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Old Count Romanones is one of the few Spanish grandees with the courage of their convictions. Perhaps the only one. He did not desert the sinking ship of Bourbon dynasty. When the queen followed Alfonso into exile, he was the only aristocrat on the railroad platform to bid her farewell. Which took guts at that moment. When Alfonso was tried in absentio by the Cortes, Count Romanones was the only Right deputy who spoke up for the deposed monarch.

His place in the public mind of Spain may be estimated from the fact that neither his liberty nor his Madrid palace nor his lands were taken away from him despite such Bourbon gestures in the face of Republican sentiment.

Short, fat, crippled in one log so that he limps grotesquely, with an enormous nose in an enormous bald head, there is a gargoyle quality in the man’s physical make-up. He showed me through many chambers in his musty palace one afternoon in Madrid. Portraits of ancestors with Romanones noses watched our progress. We talked of many things and came, inevitably, to the Jews. Before going to Spain I had spent a few weeks in Germany and the old count was interested to know how the Jewish problem was working out there.


“After all,” I baited him mildly, “the Nazis are only trying to do today what your ancestors did in 1492 when they drove out the Jews.”

“True,” he replied, “quite true. And for the same reason, it seems to me. Spain at that time was beginning to feel itself a national entity. It could not brook alien elements. By reason of their racial history the Jews can never be true nationals. Their sympathies and their world outlook are international, no matter how hard they try to merge themselves with the majority race and no matter how they may protest their patriotism.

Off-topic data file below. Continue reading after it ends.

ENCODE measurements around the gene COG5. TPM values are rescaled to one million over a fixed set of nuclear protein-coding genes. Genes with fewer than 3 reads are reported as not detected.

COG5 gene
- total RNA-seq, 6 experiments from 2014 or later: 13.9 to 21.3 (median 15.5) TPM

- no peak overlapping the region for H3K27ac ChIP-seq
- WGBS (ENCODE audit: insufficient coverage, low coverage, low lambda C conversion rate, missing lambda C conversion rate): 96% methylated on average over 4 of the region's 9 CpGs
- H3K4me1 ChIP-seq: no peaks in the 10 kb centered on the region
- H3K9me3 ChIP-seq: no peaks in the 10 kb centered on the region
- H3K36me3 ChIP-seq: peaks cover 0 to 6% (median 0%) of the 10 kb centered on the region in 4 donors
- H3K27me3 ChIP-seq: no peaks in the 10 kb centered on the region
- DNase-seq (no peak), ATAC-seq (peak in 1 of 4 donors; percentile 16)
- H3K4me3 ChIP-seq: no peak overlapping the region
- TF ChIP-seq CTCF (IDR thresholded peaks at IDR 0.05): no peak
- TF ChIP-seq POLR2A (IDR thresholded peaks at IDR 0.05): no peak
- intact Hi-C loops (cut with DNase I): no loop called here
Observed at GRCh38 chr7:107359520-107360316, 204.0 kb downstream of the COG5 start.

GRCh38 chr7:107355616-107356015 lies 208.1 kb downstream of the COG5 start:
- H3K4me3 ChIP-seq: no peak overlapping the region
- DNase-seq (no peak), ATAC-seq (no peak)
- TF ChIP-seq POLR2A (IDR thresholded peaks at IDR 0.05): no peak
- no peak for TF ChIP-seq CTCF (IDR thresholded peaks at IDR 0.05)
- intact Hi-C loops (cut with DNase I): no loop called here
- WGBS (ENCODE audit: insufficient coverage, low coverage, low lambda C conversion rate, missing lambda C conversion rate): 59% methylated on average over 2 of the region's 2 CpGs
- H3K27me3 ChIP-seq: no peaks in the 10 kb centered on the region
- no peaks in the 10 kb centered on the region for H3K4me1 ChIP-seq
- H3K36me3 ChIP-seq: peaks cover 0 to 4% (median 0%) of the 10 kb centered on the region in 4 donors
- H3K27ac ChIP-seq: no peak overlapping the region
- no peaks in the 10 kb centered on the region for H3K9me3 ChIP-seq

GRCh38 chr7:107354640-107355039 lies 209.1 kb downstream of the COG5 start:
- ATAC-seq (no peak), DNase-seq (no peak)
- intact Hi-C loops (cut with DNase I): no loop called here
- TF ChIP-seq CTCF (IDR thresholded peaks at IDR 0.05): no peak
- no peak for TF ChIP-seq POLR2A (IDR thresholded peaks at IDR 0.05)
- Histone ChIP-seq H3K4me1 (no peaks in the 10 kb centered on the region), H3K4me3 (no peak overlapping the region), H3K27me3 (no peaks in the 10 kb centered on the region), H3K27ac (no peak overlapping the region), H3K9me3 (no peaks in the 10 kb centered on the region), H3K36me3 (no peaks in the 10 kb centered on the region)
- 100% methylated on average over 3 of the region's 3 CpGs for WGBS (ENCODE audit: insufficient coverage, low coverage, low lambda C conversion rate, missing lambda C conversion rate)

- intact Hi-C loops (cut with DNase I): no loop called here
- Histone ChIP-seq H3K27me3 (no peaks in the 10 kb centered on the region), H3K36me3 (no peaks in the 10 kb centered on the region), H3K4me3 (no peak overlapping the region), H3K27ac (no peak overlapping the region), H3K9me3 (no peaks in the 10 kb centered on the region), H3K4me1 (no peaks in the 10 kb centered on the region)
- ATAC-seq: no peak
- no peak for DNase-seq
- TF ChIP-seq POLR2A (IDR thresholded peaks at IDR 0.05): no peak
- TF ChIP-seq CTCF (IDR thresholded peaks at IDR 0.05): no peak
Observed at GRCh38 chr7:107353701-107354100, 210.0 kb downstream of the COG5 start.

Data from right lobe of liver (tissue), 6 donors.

“Yes, I imagine that Germany today is in a state of mind not unlike ours in 1492…. The external excuse, religious in one case and racial in the other, is not so important. It is national unity that is involved.”

“Well,” I interposed, “you Spaniards have had more than five centuries to think it over. What do you think of Spain’s policy in expelling the Jew?”


“I think that from the economic point of view it was a great disaster for my country,” the monarchist replied. “We’re still staggering from the blow. Politically it was understandable, maybe it had to happen. But it deprived my country of Jewish brains and Jewish commercial genius. We are still paying the price for that blunder. In a way it marked the beginning of the end for Spain as a world power.”

He then went on to draw the German parallel:

“I am sure Germany in the long run will realize that it has made the same sort of blunder. Maybe a bigger one. In the first place, this is a new world. Things which could be done with relative impunity and good grace in the Fifteenth Century cannot be done in

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